smithereens

plural noun

smith·​er·​eens ˌsmi-t͟hə-ˈrēnz How to pronounce smithereens (audio)
: small broken pieces : fragments, bits
the vase was in smithereens on the floor
usually used in phrases like blow to smithereens or smash to smithereens
Roughly once a second, a star somewhere in the universe explodes. Some of these stars are blown to smithereens, strewing ashes through space. Ron CowenWithin less than a decade, foreign invaders with horses, gunpowder, and lethal diseases had smashed their empire to smithereens. Niall FergusonHe felt a plunk on the back of his neck as the snowball smashed to smithereens just above his coat collar. Mordecai RichlerDon't tell that guy blasting rampaging zombies to smithereens in his favorite video game that he's getting lessons in efficient decision making. Bruce Bower

Did you know?

Despite its American sound and its common use by the fiery animated cartoon character Yosemite Sam, smithereens did not originate in American slang. Although no one is entirely positive about its precise origins, scholars think that smithereens likely developed from the Irish word smidiríní, which means "little bits." That Irish word is the diminutive of smiodar, meaning "fragment." According to print evidence, the plural form smithereens first appears in English in the late 18th century; use of singular smithereen then follows.

Example Sentences

Recent Examples on the Web Helming is betting on plasma torch technology that heats rock to about 6,000 degrees Celsius, blasting it to smithereens, as the solution. Wired, 13 Aug. 2022 If Europe keeps the pressure on commodities in its economic war with Russia, then the answer is – as long as Europe and Russia are sanctioning each other to smithereens. Kenneth Rapoza, Forbes, 22 May 2022 Fluorescent hues poked out from underneath the weeds: shotgun shells, blown to smithereens. Krista Karlson, Outside Online, 21 Nov. 2020 The obvious thing to do would be to simply blow the AI to smithereens. Lance Eliot, Forbes, 5 May 2022 A few weeks ago, the mall was shelled to smithereens. New York Times, 2 May 2022 To this lover of raw bivalves and tart heat, the Scotch-bonnet mignonette tasted like a far superior alternative to my usual D.I.Y. treatment—lemons squeezed to smithereens and a soup of Tabasco. The New Yorker, 11 Mar. 2022 The bottom line is that the Turkish drones continue to star in videos shared across Twitter and other social media platforms that feature them blowing Russian vehicles to smithereens. Ken Dilanian, NBC News, 14 Mar. 2022 Because a flag towering over an assortment of smithereens would be too sorry a sight even for us. Washington Post, 3 Feb. 2022 See More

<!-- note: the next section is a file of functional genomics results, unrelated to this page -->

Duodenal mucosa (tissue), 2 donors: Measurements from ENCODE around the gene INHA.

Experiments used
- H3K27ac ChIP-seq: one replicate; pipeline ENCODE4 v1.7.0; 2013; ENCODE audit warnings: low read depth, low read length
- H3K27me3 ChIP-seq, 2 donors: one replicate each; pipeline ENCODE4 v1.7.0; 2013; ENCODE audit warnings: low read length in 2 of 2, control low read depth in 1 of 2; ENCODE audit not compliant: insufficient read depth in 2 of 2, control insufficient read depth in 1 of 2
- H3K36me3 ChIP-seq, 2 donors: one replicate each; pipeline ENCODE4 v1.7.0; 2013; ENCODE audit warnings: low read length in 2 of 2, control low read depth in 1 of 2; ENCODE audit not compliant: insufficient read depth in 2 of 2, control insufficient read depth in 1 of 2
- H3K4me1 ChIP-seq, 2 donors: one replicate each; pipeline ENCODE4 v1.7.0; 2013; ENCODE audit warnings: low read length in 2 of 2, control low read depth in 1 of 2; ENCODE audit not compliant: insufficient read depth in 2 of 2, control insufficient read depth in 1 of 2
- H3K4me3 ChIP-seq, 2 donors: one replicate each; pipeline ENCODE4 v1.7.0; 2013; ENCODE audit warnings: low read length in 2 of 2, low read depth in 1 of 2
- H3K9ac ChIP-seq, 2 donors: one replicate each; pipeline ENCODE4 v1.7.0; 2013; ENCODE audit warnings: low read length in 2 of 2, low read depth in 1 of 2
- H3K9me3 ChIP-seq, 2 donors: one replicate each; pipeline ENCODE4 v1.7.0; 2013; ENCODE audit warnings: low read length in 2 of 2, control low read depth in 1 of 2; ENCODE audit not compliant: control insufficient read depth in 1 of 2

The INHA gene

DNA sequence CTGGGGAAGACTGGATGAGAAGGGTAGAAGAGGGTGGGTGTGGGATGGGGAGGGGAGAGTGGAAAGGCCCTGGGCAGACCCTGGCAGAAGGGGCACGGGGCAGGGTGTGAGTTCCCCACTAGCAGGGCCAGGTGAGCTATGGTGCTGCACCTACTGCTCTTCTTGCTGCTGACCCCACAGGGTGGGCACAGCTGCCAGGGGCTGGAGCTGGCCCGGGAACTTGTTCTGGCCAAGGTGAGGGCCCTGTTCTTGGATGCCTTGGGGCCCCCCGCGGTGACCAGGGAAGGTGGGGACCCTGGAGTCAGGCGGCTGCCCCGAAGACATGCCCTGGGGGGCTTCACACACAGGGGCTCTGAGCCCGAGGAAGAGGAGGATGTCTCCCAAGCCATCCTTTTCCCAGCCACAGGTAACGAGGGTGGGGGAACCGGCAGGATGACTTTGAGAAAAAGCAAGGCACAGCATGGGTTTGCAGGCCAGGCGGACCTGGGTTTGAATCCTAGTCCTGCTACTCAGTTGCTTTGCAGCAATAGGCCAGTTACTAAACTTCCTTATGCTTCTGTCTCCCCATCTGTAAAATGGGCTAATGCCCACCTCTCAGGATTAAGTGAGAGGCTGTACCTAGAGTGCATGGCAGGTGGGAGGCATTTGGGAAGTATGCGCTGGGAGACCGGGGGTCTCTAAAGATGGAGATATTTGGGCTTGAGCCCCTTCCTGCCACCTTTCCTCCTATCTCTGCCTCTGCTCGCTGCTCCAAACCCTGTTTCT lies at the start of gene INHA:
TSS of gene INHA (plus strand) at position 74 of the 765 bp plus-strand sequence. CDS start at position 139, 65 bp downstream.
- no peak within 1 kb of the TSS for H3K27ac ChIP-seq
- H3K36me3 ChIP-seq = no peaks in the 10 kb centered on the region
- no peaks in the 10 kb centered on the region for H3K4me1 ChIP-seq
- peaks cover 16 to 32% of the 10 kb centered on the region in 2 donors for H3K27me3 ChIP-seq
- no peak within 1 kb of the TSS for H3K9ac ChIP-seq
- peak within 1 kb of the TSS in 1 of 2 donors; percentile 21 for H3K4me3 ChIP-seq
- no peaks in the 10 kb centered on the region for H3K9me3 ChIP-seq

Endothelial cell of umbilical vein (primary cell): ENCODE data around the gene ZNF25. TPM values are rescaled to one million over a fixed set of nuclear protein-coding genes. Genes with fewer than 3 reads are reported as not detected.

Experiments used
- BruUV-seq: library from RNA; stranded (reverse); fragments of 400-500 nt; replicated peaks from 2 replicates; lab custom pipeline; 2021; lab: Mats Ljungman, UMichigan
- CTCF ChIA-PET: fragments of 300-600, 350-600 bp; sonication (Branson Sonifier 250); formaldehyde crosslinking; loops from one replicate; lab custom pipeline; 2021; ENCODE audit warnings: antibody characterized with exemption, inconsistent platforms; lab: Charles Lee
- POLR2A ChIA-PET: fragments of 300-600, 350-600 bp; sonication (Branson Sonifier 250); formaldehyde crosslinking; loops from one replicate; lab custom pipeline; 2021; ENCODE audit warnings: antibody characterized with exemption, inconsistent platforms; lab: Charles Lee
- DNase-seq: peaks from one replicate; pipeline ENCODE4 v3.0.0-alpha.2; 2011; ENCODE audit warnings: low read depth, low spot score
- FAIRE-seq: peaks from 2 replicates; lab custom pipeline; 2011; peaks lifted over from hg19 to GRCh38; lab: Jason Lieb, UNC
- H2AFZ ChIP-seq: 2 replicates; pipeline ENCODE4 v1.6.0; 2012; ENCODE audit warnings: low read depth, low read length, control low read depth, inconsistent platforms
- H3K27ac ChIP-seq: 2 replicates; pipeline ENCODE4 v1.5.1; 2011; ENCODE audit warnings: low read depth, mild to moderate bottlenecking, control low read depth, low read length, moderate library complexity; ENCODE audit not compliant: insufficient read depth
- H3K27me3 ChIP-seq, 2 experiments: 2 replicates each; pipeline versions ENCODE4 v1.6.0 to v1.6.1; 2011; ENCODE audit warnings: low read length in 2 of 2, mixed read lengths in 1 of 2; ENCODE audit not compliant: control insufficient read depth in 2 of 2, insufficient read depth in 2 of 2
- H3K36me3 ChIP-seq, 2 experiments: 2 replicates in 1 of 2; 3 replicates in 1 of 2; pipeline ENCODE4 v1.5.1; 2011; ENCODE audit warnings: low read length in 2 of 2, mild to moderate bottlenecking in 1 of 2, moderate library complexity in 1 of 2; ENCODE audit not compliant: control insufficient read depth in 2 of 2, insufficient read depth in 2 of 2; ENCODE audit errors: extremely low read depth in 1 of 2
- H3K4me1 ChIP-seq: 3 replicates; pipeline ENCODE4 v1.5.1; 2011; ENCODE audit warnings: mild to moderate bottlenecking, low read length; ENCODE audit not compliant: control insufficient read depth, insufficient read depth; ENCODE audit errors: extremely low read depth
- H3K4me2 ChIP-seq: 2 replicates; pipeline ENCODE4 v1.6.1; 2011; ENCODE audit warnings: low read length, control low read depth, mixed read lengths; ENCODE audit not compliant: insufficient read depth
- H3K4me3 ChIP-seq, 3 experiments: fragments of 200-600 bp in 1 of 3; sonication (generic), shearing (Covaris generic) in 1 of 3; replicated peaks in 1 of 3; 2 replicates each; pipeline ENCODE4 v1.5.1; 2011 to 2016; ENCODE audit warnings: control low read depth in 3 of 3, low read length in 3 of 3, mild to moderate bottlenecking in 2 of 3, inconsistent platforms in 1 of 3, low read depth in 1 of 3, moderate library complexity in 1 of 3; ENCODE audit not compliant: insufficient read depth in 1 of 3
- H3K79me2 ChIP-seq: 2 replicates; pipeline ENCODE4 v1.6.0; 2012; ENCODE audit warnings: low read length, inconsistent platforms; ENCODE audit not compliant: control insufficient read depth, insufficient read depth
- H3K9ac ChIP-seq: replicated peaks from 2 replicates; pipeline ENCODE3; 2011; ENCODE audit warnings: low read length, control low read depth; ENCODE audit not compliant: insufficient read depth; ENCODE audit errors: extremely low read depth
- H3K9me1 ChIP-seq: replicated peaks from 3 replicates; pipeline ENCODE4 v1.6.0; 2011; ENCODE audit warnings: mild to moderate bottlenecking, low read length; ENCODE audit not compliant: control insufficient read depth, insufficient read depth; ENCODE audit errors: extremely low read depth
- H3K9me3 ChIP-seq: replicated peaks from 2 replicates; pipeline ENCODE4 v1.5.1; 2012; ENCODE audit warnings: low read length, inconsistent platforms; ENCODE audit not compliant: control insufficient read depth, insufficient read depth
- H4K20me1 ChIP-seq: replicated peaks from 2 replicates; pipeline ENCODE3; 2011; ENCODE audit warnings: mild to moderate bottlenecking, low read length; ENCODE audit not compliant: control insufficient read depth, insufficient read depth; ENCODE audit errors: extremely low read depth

These example sentences are selected automatically from various online news sources to reflect current usage of the word 'smithereens.' Views expressed in the examples do not represent the opinion of Merriam-Webster or its editors. Send us feedback.

Word History

Etymology

perhaps from Irish smidiríní

First Known Use

1795, in the meaning defined above

Time Traveler
The first known use of smithereens was in 1795

Podcast

Dictionary Entries Near smithereens

Cite this Entry

“Smithereens.” Merriam-Webster.com Dictionary, Merriam-Webster, https://www.merriam-webster.com/dictionary/smithereens. Accessed 4 Dec. 2022.

Kids Definition

smithereens

noun plural

smith·​er·​eens ˌsmit͟h-ə-ˈrēnz How to pronounce smithereens (audio)
: small broken pieces : bits

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